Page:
At the beach, the men of Rio wear sungas, a cross between speedos and boxer briefs. Since I had only packed my boring old trunks, I spent Saturday morning on a quest for a pair of the local thong alternative. The stores along Ipanema’s main shopping drag didn’t seem to carry any in my size or favorite color—navy—so I decided to check on the beach, where vendors peddle everything from caipirinhas to themselves. I quickly found a sunga stand and even a blue pair that looked like it might fit, but how to know for sure? “Just try it on,” suggested the friendly—and adorable—vendor guy. With no changing room in sight, I wondered if he was pulling my leg. He wasn’t, and before long he was “building” a changing room, something he seemed to do all the time. The process involves him holding a large Brazilian flag around you so you can change into your prospective sunga. So, there I stood for a second, completely au naturel, with my host country’s foremost symbol wrapped around me. It was exhilarating and humiliating, as I felt like I was perpetrating a particularly naughty scandal d’état, while half-expecting him to drop the thing and expose my privates to all of Ipanema. Luckily that did’t happen and the sunga fit. After burning for a while in the grueling sun (it felt like a hundred degrees!), off we went to Pier Mauá again, a stretch of warehouses in a revitalized area of the harbor and this season’s official venue for Fashion Rio.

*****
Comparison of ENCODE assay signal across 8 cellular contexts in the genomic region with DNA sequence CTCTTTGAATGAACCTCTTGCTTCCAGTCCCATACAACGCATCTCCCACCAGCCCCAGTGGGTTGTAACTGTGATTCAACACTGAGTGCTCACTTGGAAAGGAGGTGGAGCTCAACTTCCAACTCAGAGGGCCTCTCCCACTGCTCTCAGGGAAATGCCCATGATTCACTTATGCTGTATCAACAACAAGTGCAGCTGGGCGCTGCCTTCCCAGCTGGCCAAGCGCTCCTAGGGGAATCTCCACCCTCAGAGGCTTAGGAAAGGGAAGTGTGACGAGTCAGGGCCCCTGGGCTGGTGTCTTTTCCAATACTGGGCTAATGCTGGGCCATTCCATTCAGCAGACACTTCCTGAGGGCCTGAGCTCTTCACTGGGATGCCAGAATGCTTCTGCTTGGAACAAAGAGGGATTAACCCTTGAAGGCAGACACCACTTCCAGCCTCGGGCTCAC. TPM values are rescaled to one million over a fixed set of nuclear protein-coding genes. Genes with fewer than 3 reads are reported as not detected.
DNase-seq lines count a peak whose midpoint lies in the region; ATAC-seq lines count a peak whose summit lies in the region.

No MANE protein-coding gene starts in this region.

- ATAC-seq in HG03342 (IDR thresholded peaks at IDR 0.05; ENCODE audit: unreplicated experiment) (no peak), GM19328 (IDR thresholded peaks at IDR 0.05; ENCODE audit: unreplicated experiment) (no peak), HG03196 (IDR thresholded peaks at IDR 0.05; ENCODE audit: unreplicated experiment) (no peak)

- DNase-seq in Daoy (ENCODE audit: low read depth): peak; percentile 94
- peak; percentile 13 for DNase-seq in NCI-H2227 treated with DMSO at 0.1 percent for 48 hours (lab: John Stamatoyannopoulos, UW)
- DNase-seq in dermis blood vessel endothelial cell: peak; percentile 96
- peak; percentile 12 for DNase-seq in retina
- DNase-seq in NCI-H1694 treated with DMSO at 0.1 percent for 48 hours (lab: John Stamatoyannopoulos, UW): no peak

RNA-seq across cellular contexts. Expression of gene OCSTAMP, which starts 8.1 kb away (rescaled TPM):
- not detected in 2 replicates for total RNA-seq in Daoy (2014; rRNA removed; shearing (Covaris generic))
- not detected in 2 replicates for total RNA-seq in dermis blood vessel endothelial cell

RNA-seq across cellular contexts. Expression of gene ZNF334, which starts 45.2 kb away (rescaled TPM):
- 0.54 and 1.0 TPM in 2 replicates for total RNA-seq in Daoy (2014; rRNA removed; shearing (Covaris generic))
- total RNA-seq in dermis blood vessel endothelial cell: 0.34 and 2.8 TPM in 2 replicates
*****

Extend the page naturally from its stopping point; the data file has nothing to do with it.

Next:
Day two of shows was particularly strong, with several great collections. I particularly liked Lucas Nascimento; his strange, padded knit dresses were completely original. It was like armored Alaïa and made me think of an exhibit a few years ago at the Met’s Costume Insitute that explored clothes that alter the shape of the female body in ways that aren’t always conventionally flattering.
Tired from sunga-shopping and a few too many air-kisses in the Vogue Brazil lounge, I retired back to Ipanema, where I had dinner with friends in the former house of Vinicius De Moraes, the famed local poet who wrote The Girl from Ipanema. I wondered what good old Vinicuis would have thought of his beautiful song becoming an elevator music cliché. But no time for that; the next day I had a meeting with none other than Christ—or rather, the famous Christ statue atop Corcovado Hill.